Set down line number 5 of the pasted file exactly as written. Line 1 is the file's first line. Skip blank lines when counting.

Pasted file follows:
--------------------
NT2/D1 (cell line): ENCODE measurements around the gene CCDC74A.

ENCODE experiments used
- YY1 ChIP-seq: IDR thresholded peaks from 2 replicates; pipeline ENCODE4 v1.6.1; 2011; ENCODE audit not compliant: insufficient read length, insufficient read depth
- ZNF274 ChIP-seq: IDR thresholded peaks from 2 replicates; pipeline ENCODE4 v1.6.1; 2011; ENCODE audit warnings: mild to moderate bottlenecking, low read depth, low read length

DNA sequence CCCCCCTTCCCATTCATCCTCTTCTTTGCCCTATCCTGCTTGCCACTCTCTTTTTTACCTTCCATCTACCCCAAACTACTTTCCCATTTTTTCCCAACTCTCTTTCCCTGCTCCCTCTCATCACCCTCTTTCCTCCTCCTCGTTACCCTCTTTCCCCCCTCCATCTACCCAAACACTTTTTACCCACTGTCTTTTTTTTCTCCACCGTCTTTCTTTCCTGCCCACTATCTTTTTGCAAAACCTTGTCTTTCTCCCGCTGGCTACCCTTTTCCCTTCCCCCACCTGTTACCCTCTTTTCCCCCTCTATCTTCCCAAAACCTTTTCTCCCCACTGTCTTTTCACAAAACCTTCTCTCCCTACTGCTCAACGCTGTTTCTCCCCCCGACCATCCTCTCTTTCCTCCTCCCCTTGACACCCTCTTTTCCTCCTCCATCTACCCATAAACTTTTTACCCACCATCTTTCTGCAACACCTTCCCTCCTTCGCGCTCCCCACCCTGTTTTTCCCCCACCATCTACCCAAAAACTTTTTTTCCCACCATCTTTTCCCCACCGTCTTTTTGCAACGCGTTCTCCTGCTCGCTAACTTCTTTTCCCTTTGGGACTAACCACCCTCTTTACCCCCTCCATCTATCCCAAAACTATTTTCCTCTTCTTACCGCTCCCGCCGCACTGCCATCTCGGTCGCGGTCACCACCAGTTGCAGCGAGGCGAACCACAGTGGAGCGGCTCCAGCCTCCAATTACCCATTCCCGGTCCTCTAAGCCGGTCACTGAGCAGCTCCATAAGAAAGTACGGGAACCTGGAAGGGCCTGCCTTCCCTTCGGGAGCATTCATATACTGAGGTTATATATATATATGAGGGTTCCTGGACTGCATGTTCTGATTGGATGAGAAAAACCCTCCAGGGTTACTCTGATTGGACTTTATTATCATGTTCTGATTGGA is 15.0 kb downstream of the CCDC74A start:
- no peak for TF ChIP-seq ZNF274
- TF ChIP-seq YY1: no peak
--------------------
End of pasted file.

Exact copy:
DNA sequence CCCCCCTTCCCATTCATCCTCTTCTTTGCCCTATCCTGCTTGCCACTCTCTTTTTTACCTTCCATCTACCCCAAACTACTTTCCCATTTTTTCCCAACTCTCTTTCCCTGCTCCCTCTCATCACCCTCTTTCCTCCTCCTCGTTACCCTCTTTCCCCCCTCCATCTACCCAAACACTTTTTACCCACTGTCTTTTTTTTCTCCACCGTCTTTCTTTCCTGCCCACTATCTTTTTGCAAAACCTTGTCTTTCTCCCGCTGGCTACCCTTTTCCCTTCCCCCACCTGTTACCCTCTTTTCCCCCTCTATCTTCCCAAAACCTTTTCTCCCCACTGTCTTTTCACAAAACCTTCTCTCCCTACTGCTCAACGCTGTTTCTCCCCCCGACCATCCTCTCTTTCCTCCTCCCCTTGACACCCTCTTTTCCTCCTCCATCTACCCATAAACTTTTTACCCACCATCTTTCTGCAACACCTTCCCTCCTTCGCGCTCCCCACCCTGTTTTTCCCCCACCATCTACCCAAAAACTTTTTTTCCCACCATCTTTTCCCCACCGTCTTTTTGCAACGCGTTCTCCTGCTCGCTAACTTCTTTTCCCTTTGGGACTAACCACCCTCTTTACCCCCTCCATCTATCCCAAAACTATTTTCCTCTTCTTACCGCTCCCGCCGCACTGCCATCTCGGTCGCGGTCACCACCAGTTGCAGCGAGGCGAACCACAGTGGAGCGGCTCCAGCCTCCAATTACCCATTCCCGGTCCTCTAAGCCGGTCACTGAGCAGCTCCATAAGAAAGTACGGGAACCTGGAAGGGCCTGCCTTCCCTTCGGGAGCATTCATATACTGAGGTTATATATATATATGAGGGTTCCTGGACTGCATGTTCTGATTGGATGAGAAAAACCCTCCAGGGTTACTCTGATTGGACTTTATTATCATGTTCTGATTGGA is 15.0 kb downstream of the CCDC74A start: